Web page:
Next up, in a couple of weeks, will be the stripping of the forms and back-filling, followed by placement of the granite footings a couple of weeks after that. I will be sending drawings of the various granite components required to the company in New Hampshire that will be fabricating the parts in a couple of days, so the ball will be rolling soon. I also need to cut the metal shoes off of the kiosk footings as these will be modified so as to raise the posts further away from the soil.

All for now, over and out. Thanks for visiting the Carpentry Way, and comments most welcome. On to post 13.

Friday, June 20, 2014

Gateway (XI)

Back to site today for a few hours to set up the concrete forms for the other side of the gate. We used a builder's transit to set the forms to within 1/32" of the height of the forms already set in place on the other side:

Did you spot the chipmunk?

A few cross-straps are yet to be installed on the tops of the forms, which will only take a few minutes to complete. The rebar is epoxied in at all locations, and I brought 10x80-lb. bags of ready-mix concrete to site, which is a bit more than half of what will be required altogether. So, things are looking all ready for concrete pour next week, weather-permitting, save for the threaded rod setting jig I need to fabricate next. I'm planning to work on that on Monday and have already acquired the necessary materials. The six threaded hold down rods are all high strength stainless steel of various diameters, depending upon location.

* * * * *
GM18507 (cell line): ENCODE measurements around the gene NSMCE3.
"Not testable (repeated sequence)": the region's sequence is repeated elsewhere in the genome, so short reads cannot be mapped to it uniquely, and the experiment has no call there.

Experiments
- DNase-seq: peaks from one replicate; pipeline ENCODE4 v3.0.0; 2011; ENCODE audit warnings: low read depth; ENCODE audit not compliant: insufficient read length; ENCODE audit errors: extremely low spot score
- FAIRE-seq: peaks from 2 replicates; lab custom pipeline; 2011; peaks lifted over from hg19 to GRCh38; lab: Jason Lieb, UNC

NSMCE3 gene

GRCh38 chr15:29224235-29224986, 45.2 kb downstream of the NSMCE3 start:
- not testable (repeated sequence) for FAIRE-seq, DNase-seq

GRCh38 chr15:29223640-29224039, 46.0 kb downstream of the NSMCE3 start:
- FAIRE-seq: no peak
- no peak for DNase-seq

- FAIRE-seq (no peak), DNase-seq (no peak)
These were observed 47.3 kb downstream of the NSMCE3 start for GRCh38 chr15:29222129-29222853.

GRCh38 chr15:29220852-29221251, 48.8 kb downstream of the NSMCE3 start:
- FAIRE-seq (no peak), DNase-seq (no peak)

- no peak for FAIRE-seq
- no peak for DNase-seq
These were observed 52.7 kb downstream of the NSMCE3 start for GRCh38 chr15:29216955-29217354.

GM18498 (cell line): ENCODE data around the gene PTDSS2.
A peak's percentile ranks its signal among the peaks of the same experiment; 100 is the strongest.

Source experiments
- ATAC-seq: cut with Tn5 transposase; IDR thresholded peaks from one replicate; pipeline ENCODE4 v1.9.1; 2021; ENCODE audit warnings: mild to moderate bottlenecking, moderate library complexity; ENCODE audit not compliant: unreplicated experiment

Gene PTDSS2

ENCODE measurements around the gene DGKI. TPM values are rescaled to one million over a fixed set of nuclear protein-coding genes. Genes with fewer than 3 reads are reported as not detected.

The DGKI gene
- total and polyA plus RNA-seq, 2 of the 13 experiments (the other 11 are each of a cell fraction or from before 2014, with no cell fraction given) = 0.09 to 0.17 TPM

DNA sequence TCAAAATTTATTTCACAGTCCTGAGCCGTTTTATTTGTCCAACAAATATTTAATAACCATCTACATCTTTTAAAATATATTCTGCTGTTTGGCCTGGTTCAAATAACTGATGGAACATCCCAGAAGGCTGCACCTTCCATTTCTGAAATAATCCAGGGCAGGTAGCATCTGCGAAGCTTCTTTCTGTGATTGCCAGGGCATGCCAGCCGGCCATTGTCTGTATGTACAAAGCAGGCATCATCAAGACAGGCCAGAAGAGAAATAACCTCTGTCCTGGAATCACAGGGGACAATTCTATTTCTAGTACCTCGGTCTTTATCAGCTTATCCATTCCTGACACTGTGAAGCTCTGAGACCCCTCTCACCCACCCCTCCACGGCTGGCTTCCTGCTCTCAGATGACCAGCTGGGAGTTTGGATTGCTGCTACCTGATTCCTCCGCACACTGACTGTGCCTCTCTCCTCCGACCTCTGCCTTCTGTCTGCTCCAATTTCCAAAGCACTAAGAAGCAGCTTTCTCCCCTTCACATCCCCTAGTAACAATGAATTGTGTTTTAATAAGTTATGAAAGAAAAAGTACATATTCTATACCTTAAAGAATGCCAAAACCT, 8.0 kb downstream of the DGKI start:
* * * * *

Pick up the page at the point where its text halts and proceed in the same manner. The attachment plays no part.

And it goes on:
A view of the scene - wish I had that wide-angle lens:

The above photo is of course from the inside of the garden looking out to the parking lot.

One more, showing the side we just installed the forms in, now viewing from the entry side of the gate:

Also took the opportunity to remove all the metal shoes and brackets from site, which I took to a metal recycling place back near my home - a total of 1100 pounds of steel.

The MFA has agreed as well to my proposal to move the rear posts back slightly - about 5" - from the original locations. In the original configuration, the gate doors did not clear the rear posts when fully opened, and thus banged against the rear posts. The repositioned posts, already accommodated in the concrete forms now installed, allow the doors to tuck in as they should and will also require that the gate paving be adjusted - a situation mentioned in an earlier posting in this thread. The paving work is outside the scope of my contract, though I did bid on it. I'm kind of glad not to be doing that work though as setting irregular-thickness pavers on a gravel bed seems like a hassle to me, at least in terms of trying to achieve a surface that tens to stay even over time.